Individualized Decision Making in the Elderly

Individualized Decision Making
in the Elderly
JULY 28, 2010
 All elderly are not alike – divergence of aging
 Evidence-based guidelines fall short
 Age, exclusion criteria of studies
 We are still faced with clinical decisions we need to
 As patients age, the burden of tests and treatments
can continue to grow
? Diminishing returns
 How best can we make decisions in these
“Quality” of care, Quality of Life
Individualizing Care: Objectives
Given various clinical scenarios, you will:
 Estimate life expectancy
 Determine “time to benefit”
 Determine type and magnitude of harms/risks
 Determine type and magnitude of benefit
 Determine patient values and preferences
 Incorporate all of this information into a
management plan
 Explain each of the objectives
 Demonstrate how to apply each of the objectives
 Practice applying the concept to clinical cases
 Based on the amount of time we expect the patient to
live, will he/she live long enough to derive benefit
from the test or treatment in question?
What things will help in the time remaining?
 Life expectancy
 Time to benefit
Life Expectancy
 How do we determine this?
 Start with a general estimate (population statistics)
 Modify based on:
 Comorbidities (and associated clinical data)
 Known illness trajectories
 Functional Status
 Symptoms
 Will to live
Life Expectancy - General
 A starting point
 General health for age
 Handout
 Number, status of, and symptoms related to
significant medical conditions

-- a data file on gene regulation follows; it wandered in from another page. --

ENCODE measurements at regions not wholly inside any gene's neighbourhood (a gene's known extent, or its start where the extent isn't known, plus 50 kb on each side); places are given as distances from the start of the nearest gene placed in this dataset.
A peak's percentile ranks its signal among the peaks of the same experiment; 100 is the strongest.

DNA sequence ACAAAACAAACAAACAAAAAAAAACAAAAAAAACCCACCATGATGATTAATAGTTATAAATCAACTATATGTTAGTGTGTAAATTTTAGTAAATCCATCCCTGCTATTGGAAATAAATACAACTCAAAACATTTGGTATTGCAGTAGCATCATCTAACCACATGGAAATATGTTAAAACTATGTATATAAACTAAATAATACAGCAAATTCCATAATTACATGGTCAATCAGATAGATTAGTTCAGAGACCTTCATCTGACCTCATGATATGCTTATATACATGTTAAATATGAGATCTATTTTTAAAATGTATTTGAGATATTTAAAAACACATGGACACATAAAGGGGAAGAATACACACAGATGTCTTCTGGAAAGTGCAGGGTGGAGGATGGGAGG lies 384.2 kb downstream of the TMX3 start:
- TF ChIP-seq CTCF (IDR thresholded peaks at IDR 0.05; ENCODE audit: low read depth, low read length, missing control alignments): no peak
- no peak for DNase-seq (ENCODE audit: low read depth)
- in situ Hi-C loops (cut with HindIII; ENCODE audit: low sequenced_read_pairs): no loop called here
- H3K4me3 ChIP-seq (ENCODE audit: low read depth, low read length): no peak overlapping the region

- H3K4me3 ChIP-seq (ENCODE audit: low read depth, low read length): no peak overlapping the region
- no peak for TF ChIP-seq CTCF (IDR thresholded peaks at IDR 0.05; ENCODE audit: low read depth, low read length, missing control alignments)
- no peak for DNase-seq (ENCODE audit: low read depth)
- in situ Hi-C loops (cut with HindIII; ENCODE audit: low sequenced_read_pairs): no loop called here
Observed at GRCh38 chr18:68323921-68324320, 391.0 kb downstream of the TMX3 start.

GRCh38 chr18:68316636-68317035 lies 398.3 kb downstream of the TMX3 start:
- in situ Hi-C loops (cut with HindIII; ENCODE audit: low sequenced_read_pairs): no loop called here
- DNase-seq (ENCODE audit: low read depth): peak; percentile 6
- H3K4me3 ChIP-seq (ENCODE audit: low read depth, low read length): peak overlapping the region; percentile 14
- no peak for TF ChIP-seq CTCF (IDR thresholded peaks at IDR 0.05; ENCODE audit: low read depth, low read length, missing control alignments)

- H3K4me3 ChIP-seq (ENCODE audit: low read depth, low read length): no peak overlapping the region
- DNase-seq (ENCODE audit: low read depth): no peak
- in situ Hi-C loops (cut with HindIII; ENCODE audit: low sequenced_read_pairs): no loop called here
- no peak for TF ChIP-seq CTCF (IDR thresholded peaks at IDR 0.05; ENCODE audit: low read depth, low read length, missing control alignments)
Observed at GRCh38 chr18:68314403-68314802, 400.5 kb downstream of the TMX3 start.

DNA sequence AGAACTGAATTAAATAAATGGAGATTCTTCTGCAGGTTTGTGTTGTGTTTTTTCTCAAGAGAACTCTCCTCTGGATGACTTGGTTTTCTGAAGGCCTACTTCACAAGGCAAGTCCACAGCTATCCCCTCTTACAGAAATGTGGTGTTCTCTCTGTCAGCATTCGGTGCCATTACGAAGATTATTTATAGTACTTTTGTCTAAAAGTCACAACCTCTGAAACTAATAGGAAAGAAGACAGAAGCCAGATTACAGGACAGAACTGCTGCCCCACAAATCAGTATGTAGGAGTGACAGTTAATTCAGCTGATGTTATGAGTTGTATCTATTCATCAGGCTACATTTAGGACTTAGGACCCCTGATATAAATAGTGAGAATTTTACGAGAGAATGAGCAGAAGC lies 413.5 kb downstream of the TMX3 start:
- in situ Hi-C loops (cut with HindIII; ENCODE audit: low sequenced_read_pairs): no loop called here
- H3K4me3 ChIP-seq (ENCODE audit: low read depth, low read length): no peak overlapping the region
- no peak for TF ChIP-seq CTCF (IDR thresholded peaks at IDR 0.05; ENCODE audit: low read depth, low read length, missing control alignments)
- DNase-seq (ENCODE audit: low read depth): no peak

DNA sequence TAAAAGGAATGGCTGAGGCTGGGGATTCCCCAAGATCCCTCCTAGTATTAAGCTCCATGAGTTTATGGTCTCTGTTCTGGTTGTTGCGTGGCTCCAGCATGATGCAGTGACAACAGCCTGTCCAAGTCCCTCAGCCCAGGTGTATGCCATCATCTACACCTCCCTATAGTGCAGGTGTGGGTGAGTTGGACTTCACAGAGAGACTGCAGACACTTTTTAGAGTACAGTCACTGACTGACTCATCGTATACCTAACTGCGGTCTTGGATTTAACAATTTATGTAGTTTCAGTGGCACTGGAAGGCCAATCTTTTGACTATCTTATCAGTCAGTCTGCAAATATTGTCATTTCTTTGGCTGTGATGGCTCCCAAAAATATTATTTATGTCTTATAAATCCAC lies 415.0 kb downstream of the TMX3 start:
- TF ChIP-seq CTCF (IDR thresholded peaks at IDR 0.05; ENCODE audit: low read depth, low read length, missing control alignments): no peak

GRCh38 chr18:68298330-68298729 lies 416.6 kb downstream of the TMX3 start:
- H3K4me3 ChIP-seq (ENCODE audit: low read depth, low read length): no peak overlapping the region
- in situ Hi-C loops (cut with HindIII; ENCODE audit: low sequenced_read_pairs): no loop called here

Dementia/Neurodegenerative Disease (Severity)
Cerebrovascular disease/Stroke (Severity)
Cardiac Disease (Type, NYHA Class)
Pulmonary Disease (Stage, Gold Class)
Renal Disease (Stage)
Malignancy (Type, Stage, Grade)
Diabetes (End Organ Disease)
Known Illness Trajectory
 Disease specific
 Patient specific based on
current clinical changes
Functional Status
 ADL and IADL Status
 More useful for “non-palliative” elderly
 Palliative Performance Scale (derived from
Karnofsky Performance Scale) – handout
Correlates with survival, especially in palliative care
Validated in multiple studies
For use in the general geriatric population it can be helpful to
stratify into excellent-average-poor health status
Prognosis – Heart Failure
 Unpredictable Trajectory
 NYHA Class and 1 year mortality
Class II: 5-10%, Class III: 10-15%, Class IV 30-40%
 Other factors associated with limited prognosis:
 Recent cardiac hospitalization
 Increased BUN or Cr, Low Na or Hg
 SBP < 100, HR > 100, LVEF <45%
 Resistant ventricular dysrhythmias
 Cachexia, decreased functional capacity
 Comorbidities: DM, depression, COPD, liver, CVA, Cancer,
HIV cardiomyopathy
Reisfield GM. J Pall Med 2007;10:245-246.
Prognosis - COPD
Childers JW et al. J Pall Med 2007;10:806-807.
Prognosis - Dementia
 Factors associated with worse prognosis
Comorbidities (e.g. DM, CHF, COPD, cancer)
Loss of physical function (related to dementia)
Other complications and symptoms in advanced dementia
Bowel incontinence
Bed bound, asleep most of the time
Weight loss, dysphagia, poor po intake
Seizures, Hip fractures
Pressure ulcers
Fever, aspiration, pneumonia
Oxygen requirement, dyspnea
See Mortality Risk Index Score Handout
Tsai S. J Pall Med 2007;10:807-808.
Mitchell SL et al. JAMA 2004;291:2734-2740.
Prognosis – General Outpatient Elderly
 4 and 5-year mortality: increased risk associated with
 Increasing age
 Male gender
 Comorbidities (DM, Ca, lung or heart disease, low BMI,
 Functional dependence (bathing, finances, walking several